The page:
Don't the Tomb Raider games usually come with level editors? That could be the one bright moment in this whole affair.
I agree with jtr7 - Bioshock shouldn't have been marketed as a System Shock legacy. This kind of marketing barely works on newcomers and only makes veterans angry in the end. One thing I know for sure is that even though I did enjoy some aspects of Bioshock, I couldn't help thinking "SS2 was better" all the time.
But there is something else wrong with this game. I undestood this when I noted I didn't mind the respawn. I hated respawn in SS2 because it made me feel unsafe. I was constantly afraid something was sneaking up on me. There was no such feeling in Bioshock. Everything always felt under control, even though the enviroment is partially dynamic (for instance, enemies can destroy player's turrets and place their own), and enemies respawn more often than they did in in SS2.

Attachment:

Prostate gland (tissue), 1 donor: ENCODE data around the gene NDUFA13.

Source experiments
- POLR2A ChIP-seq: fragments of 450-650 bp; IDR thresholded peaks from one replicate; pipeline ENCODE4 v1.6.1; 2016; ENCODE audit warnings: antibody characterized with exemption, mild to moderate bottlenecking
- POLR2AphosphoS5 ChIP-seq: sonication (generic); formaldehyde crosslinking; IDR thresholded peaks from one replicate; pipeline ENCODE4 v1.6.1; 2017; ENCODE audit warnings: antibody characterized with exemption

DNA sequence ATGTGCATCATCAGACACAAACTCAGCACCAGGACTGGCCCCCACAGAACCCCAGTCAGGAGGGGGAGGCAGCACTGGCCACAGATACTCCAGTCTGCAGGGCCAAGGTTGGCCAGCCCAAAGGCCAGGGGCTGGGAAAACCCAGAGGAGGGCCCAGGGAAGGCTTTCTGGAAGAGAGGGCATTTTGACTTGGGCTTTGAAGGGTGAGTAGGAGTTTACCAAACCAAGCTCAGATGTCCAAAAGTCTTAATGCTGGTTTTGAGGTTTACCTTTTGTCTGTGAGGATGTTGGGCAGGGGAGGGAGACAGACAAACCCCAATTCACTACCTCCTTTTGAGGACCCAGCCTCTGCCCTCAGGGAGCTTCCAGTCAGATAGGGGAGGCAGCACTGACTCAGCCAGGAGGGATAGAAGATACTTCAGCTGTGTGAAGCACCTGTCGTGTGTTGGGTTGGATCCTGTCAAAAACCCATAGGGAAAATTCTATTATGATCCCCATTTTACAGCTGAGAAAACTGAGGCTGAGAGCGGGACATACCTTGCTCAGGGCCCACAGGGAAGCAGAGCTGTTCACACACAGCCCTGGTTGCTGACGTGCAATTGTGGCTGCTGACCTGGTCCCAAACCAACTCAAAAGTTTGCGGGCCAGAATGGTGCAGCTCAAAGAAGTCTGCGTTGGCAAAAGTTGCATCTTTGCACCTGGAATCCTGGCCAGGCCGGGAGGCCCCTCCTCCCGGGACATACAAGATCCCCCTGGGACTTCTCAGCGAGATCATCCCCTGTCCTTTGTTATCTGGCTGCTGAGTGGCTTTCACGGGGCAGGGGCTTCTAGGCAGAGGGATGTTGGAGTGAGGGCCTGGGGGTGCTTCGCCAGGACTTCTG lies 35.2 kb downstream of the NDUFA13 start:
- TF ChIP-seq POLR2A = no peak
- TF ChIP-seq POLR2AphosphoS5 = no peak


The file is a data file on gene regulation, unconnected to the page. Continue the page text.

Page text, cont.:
There are moments when authors try to scare the player on purpose with things like lights suddenly going out or enemies talking to you from hiding. But it always feels like a cheap trick. Bioshock fails to build the mood, and this has nothing to do with vita chambers. There are similar devices in SS2; player needs to turn them on first, but that' s a token challenge, because they are easy to find and never guarded. Actually, I imposed on myself a challenge not to use vita chambers at all (just like I never used those quantum gizmos from SS2), and it didn't help.